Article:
Objectives: To compare cardiac events and remodeling effects after transcatheter closure of atrial septal defects (ASD) in pediatric, adult, and older adult patients.
Methods: A retrospective review was conducted of 353 patients who underwent transcatheter ASD closure between February 1999 and December 2007 at Siriraj Hospital. The patients were divided into 3 groups according to age: children (<18 years; n = 99); adults (18-50 years; n = 169); and older adults (>50 years; n = 85). Cardiac events at 1 year, and changes in left and right ventricular dimensions between preprocedure and 6 months and 1 year postprocedure were compared between groups.
Results: Of the 353 patients, the average size of ASD was 22.1 ± 6.6 mm. Device: ASD diameter was 1.25 ± 0.28 mm. At 1 year postprocedure, the prevalence of chest discomfort and atrial fibrillation (AF) was higher in older adult patients, compared to the other age groups. Device embolization, cardiac erosion, pericardial effusion, syncope, migraine, thrombus formation, and residual shunt did not differ between groups. Within the first 6 months, the right ventricular (RV) dimension tended to dramatically decrease, while the left ventricular (LV) dimension increased in all age groups. These changes leveled off in children and in older adults, but in the adult group (18-50 years), RV shrinkage and LV expansion continued for 1 year. A low rate of early and late complications was noted.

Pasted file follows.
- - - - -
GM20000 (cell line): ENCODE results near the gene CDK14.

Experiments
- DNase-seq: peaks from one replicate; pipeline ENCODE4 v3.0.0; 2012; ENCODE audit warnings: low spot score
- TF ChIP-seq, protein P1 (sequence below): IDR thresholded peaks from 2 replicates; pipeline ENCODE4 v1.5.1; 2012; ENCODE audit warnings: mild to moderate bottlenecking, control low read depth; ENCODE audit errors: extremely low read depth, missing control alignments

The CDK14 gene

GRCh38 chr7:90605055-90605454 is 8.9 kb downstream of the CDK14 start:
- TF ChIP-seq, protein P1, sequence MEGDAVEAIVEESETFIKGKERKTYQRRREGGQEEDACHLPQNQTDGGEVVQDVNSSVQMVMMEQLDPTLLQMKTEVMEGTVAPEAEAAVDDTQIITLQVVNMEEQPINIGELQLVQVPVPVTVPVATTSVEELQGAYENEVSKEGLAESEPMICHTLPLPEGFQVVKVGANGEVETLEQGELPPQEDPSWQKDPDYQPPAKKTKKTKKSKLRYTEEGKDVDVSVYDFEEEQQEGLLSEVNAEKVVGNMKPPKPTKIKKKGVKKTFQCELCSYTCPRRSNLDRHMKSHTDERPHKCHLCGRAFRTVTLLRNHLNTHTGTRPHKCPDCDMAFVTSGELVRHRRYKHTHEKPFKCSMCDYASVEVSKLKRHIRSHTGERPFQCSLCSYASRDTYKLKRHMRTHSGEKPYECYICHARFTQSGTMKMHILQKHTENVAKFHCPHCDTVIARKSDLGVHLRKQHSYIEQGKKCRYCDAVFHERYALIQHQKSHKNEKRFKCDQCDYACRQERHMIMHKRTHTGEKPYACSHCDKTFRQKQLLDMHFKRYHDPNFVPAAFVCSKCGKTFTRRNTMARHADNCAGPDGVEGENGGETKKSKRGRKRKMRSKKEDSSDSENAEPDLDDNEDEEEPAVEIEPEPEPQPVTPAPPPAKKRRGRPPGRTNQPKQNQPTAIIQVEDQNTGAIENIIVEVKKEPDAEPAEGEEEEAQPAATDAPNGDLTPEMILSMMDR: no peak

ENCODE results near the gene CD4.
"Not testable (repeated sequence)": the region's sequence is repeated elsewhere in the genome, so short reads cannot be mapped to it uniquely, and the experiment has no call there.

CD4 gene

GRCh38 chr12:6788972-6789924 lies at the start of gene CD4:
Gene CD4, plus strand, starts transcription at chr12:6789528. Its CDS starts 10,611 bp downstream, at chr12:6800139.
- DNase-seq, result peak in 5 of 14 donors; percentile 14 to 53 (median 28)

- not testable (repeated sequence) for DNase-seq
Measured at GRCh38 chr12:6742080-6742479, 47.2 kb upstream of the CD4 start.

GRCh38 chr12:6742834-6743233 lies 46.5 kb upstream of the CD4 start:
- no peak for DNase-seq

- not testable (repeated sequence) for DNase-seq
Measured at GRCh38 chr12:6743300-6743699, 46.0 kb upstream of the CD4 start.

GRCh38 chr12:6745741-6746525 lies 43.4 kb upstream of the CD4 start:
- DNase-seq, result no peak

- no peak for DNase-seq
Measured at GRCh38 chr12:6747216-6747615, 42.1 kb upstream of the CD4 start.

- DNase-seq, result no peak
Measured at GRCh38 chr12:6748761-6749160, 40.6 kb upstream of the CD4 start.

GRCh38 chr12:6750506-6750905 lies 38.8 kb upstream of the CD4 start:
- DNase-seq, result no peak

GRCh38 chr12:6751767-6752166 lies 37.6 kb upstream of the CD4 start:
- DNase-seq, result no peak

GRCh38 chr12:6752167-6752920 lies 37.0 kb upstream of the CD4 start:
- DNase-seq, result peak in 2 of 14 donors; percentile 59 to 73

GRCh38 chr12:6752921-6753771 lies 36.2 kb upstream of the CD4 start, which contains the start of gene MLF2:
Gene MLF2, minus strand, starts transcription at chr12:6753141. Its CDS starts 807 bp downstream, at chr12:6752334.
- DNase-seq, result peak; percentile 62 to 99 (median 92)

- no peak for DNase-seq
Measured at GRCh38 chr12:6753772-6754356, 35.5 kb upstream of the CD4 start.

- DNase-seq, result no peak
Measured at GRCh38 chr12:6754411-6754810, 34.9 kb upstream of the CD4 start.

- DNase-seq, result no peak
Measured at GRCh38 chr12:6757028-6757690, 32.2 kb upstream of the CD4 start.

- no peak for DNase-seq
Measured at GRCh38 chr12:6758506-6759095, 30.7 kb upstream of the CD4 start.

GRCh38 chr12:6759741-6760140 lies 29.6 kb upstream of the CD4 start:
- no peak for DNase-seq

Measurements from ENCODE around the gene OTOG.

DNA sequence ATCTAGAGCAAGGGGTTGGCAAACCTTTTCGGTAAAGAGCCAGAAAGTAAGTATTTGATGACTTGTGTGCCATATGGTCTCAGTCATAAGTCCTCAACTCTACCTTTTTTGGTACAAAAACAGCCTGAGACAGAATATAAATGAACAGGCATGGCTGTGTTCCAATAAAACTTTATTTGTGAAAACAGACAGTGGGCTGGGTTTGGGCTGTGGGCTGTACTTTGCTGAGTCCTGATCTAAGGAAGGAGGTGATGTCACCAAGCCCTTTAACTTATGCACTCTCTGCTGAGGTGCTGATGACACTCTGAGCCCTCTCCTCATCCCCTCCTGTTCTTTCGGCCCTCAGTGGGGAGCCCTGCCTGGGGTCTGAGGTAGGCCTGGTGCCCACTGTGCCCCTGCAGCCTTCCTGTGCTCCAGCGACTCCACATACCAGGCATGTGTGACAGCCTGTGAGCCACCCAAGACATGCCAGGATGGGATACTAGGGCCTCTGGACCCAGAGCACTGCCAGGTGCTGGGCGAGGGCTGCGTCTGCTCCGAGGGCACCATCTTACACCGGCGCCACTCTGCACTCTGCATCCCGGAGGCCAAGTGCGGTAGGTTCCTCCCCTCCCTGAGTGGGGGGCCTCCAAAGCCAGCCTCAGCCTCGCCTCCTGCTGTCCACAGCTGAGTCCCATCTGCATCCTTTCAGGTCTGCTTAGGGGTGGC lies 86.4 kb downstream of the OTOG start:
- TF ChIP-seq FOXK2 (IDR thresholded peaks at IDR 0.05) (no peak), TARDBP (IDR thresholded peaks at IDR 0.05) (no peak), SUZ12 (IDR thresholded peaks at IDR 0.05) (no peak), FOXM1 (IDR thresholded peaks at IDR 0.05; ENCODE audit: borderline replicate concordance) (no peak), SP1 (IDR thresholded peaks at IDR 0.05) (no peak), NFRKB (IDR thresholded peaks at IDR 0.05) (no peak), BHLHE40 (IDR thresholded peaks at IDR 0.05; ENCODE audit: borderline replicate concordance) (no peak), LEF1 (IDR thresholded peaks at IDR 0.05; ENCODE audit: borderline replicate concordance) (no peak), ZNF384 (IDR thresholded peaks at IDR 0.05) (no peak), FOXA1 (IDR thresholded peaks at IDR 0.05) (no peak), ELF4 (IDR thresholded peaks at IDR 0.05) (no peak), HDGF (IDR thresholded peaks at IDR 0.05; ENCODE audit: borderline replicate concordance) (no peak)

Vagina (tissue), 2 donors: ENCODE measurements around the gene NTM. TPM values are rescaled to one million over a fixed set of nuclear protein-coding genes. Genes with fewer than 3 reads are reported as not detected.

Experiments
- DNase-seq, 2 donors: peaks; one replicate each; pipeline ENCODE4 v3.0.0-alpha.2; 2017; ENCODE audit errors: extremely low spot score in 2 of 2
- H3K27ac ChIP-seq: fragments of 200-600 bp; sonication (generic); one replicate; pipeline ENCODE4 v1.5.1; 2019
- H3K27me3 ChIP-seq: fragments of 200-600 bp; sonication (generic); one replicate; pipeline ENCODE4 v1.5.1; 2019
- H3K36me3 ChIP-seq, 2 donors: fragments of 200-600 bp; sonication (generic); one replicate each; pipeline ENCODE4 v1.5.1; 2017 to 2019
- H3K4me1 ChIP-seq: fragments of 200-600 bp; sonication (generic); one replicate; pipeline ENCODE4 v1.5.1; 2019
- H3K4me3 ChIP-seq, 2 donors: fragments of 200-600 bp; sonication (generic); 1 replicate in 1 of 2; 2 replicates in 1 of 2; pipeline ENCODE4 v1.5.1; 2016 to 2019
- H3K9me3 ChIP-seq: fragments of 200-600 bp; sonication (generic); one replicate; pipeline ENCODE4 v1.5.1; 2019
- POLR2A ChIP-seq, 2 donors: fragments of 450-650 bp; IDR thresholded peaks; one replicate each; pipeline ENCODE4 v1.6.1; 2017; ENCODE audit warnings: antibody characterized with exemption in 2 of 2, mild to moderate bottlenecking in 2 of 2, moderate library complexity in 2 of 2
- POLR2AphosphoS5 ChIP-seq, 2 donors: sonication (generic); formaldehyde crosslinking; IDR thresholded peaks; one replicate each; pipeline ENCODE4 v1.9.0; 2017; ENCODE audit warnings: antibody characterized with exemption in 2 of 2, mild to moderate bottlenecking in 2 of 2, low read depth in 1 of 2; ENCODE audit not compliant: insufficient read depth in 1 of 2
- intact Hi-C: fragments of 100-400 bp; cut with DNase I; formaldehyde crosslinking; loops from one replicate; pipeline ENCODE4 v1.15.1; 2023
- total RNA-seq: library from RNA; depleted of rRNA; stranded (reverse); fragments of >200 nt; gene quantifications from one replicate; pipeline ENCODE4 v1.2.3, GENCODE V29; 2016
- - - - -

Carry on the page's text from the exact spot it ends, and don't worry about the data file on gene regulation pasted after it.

Conclusion: Transcather closure of ASD can cause cardiac remodeling, regardless of the patient's age at the time of the procedure. For older adult patients, the long-term risk of AF continuation and chest discomfort is likely.
©2012, Wiley Periodicals, Inc.